Test Your Mobile Provider: Are They Tracking You?
Nine international mobile providers, including Bell Canada, Vodafone NL, and Verizon track the websites their users visit on their phones. The digital rights group Access has just released a report entitled “The Rise of Mobile Tracking Headers: How Telcos Around the World Are Threatening Your Privacy.” The report focuses on special tracking headers that mobile providers inject into their users’ web browsing sessions and use to track their surfing habits. Nicknamed supercookies, these tracking headers are injected by mobile companies when users access the internet but unlike regular internet cookies, they can’t be deleted or opted-out of and they can leak user data. (Note: after a previous public outcry, Verizon has started to offer customers the option of opting-out of this form of tracking.)
Typical internet cookies are small pieces of information sent from a website and stored in your web browser. They are intended for websites to remember information such as which items you’ve placed in a digital shopping cart or what data you’ve previously entered into online forms. These cookies can be deleted by the user and most web browsers offer private browsing options which avoid the use of such cookies. Most of the tracking headers mentioned in this report cannot be opted-out of or deleted by the user, as the mobile providers in question inject the tracking data as part of the user’s network connection, between their mobile device and the server of the website they are visiting.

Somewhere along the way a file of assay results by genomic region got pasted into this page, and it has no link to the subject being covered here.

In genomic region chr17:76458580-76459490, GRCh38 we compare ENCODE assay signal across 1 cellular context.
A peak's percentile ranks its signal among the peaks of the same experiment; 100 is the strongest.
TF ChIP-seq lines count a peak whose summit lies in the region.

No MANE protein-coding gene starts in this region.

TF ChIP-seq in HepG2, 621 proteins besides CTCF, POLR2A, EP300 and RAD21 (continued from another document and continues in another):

The researchers found that “tracking headers leak private information about users and make them vulnerable to criminal attacks or even government surveillance.” In particular, they noted that “Certain tracking headers leak important private information about the user in clear text, including phone numbers.” One of the positive aspects of the report is that the tracking headers do not function on websites which have an encrypted connection, ie. an HTTPS connection rather than an HTTP.
Access offers mobile users a website to test their mobile provider. http://amibeingtracked.com allows users to test their mobile carriers and see if they are using these tracking headers. Simply turn off your WiFi connection on your phone and make sure you are on a 3G, 4G, or LTE network, visit the site and press the Test Now button. We’re happy to report a positive result:
You can also use adaware ad block as a basic first line of defense against malicious websites and downloads. adaware ad block not only blocks ads and trackers, in fact it does so much more. It's equipped with antivirus-level web protection that blocks dangerous websites right in their tracks. Try it out here for Google Chrome or Mozilla Firefox.